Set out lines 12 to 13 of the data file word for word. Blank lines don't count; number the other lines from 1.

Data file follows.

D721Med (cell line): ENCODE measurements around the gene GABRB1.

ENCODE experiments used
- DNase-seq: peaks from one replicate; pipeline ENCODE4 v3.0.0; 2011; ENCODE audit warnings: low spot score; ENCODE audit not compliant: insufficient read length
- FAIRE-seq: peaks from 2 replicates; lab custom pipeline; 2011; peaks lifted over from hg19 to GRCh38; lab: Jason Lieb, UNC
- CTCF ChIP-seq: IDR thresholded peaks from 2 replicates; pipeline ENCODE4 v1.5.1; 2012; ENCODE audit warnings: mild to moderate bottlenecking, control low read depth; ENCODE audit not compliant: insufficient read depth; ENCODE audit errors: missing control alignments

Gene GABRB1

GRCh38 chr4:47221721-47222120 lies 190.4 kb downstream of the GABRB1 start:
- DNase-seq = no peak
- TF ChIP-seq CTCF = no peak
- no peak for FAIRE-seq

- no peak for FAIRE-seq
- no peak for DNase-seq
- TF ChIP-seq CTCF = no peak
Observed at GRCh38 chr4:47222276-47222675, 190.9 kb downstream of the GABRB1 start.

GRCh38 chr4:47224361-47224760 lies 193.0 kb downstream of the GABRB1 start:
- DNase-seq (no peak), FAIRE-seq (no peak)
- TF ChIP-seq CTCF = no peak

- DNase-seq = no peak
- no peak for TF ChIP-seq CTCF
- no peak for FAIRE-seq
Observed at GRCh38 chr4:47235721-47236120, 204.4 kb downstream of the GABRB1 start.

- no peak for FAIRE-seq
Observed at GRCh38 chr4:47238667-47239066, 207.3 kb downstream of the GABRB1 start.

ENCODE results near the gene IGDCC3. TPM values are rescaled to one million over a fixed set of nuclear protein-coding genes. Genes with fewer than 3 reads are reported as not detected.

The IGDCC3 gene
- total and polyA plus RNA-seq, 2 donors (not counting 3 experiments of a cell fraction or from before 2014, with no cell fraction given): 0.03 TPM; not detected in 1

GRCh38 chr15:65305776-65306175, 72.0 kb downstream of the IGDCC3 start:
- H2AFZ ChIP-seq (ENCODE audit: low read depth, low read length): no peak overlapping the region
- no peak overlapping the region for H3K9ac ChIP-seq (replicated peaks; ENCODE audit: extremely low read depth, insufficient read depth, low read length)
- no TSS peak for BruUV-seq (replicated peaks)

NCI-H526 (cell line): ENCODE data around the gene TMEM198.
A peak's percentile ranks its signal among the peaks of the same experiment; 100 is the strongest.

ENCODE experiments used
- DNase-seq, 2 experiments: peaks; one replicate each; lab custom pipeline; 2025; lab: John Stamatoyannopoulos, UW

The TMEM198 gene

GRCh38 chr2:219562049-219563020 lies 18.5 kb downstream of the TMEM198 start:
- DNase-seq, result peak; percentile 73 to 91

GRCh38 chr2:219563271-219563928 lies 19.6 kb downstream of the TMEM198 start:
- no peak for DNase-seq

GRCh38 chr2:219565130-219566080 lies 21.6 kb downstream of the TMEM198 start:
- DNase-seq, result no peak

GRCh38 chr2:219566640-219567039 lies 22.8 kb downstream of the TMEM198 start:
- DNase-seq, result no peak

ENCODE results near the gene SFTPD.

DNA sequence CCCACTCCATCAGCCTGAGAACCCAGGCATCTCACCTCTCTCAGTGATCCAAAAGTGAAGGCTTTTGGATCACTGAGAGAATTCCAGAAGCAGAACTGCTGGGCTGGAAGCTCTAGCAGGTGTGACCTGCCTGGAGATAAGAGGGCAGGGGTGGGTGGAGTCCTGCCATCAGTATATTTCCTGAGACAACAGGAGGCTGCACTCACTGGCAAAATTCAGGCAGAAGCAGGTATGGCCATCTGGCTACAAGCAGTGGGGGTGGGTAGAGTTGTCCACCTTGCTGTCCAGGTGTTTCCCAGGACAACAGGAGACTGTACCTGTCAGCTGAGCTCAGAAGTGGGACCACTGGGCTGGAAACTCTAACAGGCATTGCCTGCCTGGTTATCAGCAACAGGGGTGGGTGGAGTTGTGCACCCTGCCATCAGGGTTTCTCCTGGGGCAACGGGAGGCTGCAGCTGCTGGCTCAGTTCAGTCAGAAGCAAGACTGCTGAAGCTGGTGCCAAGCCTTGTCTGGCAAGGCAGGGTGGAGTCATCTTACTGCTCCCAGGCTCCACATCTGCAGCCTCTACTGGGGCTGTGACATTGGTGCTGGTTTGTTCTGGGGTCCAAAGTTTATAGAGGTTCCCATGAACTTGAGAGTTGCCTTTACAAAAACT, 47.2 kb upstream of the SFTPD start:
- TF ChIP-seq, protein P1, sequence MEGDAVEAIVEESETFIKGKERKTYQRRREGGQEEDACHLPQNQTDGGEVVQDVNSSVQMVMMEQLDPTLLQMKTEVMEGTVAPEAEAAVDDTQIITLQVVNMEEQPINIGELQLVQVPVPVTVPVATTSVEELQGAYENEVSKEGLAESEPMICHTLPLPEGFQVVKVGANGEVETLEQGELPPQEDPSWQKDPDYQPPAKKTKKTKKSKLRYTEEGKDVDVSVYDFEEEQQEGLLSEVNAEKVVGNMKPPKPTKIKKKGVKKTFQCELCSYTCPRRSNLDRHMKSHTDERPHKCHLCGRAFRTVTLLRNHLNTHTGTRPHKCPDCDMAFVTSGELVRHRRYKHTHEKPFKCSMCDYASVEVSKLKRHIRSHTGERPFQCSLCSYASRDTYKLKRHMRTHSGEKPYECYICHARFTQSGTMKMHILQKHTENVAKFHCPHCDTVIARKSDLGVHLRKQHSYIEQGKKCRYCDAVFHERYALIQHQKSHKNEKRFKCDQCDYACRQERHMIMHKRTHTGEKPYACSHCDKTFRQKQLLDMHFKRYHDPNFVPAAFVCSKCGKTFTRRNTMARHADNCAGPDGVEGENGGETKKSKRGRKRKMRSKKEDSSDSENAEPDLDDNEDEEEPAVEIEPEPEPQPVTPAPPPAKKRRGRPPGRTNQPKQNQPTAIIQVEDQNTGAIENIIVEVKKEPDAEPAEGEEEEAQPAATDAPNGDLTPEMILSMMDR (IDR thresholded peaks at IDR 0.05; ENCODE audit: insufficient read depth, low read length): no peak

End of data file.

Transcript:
- no peak for DNase-seq
- TF ChIP-seq CTCF = no peak